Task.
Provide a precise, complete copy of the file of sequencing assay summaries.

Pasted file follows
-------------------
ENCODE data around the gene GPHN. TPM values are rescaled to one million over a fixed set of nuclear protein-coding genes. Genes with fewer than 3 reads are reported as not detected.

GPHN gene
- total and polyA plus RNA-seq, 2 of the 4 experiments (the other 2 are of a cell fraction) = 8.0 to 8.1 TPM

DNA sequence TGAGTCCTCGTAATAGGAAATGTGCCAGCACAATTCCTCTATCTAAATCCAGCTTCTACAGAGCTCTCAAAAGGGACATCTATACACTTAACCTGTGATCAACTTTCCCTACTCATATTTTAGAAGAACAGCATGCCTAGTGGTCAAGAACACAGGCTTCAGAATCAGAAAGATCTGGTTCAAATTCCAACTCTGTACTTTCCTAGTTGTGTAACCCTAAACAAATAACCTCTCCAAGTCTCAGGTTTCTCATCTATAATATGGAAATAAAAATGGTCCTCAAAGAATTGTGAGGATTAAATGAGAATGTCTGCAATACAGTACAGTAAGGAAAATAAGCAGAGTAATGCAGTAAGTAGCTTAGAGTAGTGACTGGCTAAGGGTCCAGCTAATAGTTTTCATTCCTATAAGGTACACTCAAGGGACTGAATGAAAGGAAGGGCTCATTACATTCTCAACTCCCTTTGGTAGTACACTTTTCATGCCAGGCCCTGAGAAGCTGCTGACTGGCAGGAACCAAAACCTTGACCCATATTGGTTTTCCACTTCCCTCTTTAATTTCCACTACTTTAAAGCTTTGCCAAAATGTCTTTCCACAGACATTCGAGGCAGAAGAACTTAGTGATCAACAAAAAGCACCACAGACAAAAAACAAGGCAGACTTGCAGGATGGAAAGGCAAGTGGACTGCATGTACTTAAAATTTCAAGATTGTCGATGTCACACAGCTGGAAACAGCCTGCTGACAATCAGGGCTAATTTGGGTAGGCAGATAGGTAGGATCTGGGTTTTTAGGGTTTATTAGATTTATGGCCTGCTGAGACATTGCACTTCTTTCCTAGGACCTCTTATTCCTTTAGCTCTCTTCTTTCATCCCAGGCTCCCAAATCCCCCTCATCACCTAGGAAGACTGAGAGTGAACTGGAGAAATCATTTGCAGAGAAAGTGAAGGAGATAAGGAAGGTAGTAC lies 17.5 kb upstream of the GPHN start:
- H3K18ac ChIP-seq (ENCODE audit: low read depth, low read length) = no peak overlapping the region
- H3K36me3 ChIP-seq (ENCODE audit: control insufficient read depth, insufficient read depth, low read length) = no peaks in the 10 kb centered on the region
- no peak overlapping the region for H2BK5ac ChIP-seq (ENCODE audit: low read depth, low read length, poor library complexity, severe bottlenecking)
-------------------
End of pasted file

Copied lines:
ENCODE data around the gene GPHN. TPM values are rescaled to one million over a fixed set of nuclear protein-coding genes. Genes with fewer than 3 reads are reported as not detected.

GPHN gene
- total and polyA plus RNA-seq, 2 of the 4 experiments (the other 2 are of a cell fraction) = 8.0 to 8.1 TPM

DNA sequence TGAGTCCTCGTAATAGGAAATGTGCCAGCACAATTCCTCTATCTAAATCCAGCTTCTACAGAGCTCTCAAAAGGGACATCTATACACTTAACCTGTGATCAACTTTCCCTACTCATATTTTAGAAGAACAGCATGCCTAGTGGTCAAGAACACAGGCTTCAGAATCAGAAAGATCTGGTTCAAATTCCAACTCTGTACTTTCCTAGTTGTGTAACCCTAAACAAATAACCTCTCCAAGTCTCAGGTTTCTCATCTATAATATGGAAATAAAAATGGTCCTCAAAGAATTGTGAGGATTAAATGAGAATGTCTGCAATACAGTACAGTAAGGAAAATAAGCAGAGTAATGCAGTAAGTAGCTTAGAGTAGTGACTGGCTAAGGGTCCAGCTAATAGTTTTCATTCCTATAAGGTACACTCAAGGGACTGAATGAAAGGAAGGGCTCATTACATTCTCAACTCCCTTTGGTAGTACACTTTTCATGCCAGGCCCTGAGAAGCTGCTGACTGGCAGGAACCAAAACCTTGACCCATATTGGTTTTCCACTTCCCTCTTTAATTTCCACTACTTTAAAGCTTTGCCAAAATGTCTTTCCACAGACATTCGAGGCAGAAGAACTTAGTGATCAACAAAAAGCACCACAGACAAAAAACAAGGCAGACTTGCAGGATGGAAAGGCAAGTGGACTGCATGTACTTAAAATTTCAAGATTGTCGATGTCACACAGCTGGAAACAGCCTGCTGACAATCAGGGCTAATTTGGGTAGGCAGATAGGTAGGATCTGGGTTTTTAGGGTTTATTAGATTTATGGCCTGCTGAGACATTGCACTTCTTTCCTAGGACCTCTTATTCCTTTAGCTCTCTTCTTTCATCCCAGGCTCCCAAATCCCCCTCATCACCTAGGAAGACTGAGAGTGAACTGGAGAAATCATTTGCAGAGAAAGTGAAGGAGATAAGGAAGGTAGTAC lies 17.5 kb upstream of the GPHN start:
- H3K18ac ChIP-seq (ENCODE audit: low read depth, low read length) = no peak overlapping the region
- H3K36me3 ChIP-seq (ENCODE audit: control insufficient read depth, insufficient read depth, low read length) = no peaks in the 10 kb centered on the region
- no peak overlapping the region for H2BK5ac ChIP-seq (ENCODE audit: low read depth, low read length, poor library complexity, severe bottlenecking)